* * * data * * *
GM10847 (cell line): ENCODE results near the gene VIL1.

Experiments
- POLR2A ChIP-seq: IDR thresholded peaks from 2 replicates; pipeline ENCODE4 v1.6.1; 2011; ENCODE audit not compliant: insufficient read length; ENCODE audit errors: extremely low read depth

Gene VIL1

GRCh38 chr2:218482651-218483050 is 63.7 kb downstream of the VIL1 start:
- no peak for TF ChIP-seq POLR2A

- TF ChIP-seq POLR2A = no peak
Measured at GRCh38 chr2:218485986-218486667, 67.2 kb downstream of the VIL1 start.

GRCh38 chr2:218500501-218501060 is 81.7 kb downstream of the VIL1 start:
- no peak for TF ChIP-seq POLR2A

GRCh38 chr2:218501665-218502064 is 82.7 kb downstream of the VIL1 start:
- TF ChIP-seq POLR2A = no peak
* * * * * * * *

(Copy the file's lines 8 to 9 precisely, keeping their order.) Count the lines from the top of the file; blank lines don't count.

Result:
Measured at GRCh38 chr2:218485986-218486667, 67.2 kb downstream of the VIL1 start.

GRCh38 chr2:218500501-218501060 is 81.7 kb downstream of the VIL1 start: